3. Good points, Lara. Exercise definitely increases productivity. It induces naps, which create dreams – and they can be very creative. Not necessarily helpful, but creative.

    • I wish I was one of those people whose dreams inspired a bestseller! I do dream in color, and remember my dreams, but they’re usually so bizarre and/or mundane that they are not terribly inspiring. I like naps, though!

  4. Hey, Lara. I don’t believe in the whimsical, flighty, elusive muse. I believe in the muse more as you write about her (him?). Creativity is work, like anything else. If mathematicians waited for the formula to come to them instead of pounding it out on the chalkboard, we’d still be living in the stone age.

    Yes, I have big, ugly Fred Flintstone feet, but I like indoor plumbing and internet.

    • Long live indoor plumbing!! 😉

      I am uncomfortable with the whimsical muse myself, but then the superstitious part of me gets all nervous when I relegate that creative creature to a controllable personality trait! My dual nature at work, I guess!

      I am convinced that the muse is more scheduled than we all think, though. 😉

  5. karenselliott

    After a good long walk, I usually do feel inspired. A good time to sit down and write is after a brisk walk. I jot down every little idea I have, on whatever is available! Instead of taking my laptop with me when I go out, I take a tablet and a pen – I often write pages and pages! A different medium can spark imagination.

    • That’s a great technique! After reading the article about “write it all down,” I decided I need to pay better attention to all those little, wispy thoughts that cross through my mind. The only problem is that I think all the time – it’s very noisy in my head.

  6. Physical activity helps me get my conscious mind out of the way and allows my subconscious to go to work. This is where my best ideas hide. Brainstorming is how I start every writing project otherwise I have writer’s block and can’t come up with anything.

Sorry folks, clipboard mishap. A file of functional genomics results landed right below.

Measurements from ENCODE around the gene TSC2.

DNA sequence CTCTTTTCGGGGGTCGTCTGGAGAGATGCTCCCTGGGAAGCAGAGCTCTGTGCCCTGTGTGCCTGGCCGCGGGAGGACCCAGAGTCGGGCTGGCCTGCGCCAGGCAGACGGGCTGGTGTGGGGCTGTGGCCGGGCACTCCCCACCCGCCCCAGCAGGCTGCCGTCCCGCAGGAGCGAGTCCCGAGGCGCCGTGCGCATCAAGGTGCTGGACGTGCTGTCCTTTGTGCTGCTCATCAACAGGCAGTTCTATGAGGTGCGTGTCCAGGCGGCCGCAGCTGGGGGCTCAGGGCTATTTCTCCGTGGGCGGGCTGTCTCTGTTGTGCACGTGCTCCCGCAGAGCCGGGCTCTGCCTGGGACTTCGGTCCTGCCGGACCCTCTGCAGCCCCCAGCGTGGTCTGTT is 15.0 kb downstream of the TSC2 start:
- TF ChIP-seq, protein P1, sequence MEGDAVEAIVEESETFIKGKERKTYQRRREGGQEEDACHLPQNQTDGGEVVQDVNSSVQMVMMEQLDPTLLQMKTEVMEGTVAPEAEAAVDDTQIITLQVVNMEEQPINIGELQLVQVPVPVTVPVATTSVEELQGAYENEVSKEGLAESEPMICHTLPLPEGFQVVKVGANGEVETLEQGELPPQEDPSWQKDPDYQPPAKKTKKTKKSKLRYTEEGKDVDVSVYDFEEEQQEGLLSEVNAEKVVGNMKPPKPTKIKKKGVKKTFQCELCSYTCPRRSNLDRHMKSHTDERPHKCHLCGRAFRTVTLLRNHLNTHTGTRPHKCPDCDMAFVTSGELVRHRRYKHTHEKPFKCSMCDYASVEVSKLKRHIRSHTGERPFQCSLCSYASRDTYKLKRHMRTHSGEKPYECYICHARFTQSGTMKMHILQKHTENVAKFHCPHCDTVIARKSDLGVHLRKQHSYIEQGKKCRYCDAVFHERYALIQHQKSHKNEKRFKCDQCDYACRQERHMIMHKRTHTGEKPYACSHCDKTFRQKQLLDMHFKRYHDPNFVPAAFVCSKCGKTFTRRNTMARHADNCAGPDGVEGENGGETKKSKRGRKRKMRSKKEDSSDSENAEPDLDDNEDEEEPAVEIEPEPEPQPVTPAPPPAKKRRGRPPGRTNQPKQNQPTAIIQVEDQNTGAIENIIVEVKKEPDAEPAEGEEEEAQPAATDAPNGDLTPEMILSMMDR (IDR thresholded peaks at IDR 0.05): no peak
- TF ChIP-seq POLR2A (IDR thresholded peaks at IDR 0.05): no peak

You and I are definitely of a mind on this, Lara. Thanks for sharing.

    • I loved running on my treadmill, because I’d get into the rhythm of running and my mind could just roam where it wanted to. Now I don’t run anymore, but I’m thinking about making walking a habit every day before writing!

  7. I’m with Karen. I am more creative and more focused with a pen and paper than I am with my laptop. And even if I’m writing inside, I try as much as possible to sit by a window. Something about nature really does help clear the mind…and the trees don’t judge me when I talk to myself. 😉

    • I wonder if the physical act of writing with pen and paper trigger the right side of the brain, which stimulates creativity? Also, another article I read said that spending time in front of a “screen” inhibits creativity.

      I have noticed that writing with pen and paper slows me down, which helps me keep my thoughts in check. I sometimes trip over myself when I write on the computer, and end up resorting to a pad and paper to get my thoughts sorted out.

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  9. Daydreaming and brainstorming with my husband sparks my imagination. I had never thought of myself as imaginative until I met him. My lifestyle changed completely and I think those changes were responsible for my new found creative thoughts. Great post, Lara!

  10. Stacy S. Jensen

    Lara, Great post! When I worked on my vomit draft of my manuscript, I found it best to open my manuscript file first — no emails, no Twitter, no Facebook, no other blogs. This way, I poured my energy into my story. Once I exhausted that, I turned to comments, responses and posts.

    • I need to focus like that! I often let myself avoid getting started by responding to e-mail, checking facebook, etc… While it’s important to maintain a web presence, what is really important is to actually write!

  11. Lara, very nice job on thois post. You toughed upon one of the most important principles which I live by, daily. That is: the power of observation. Rather than throwing ourselves in the mix, learning to observe the beauty of this world will plunge us deep into the rainbow caves of creativity.

  12. Good job, Lara. I never thought of myself as creative until I realized I was playing a game of semantics. Long story but once I got over my negative feelings about the word, all sorts of wondrous things in my life meet that definition and leave me knowing how creative I am. I love artist’s dates and morning pages (when I do them) for tugging loose my creative process.

  13. Awesome tips on brainstorming. 🙂 Thanks for sharing!

  14. Love this! This is very timely for me. A few weeks ago, my muse felt in top form but recently she’s been a little sluggish. Going to give these ideas try.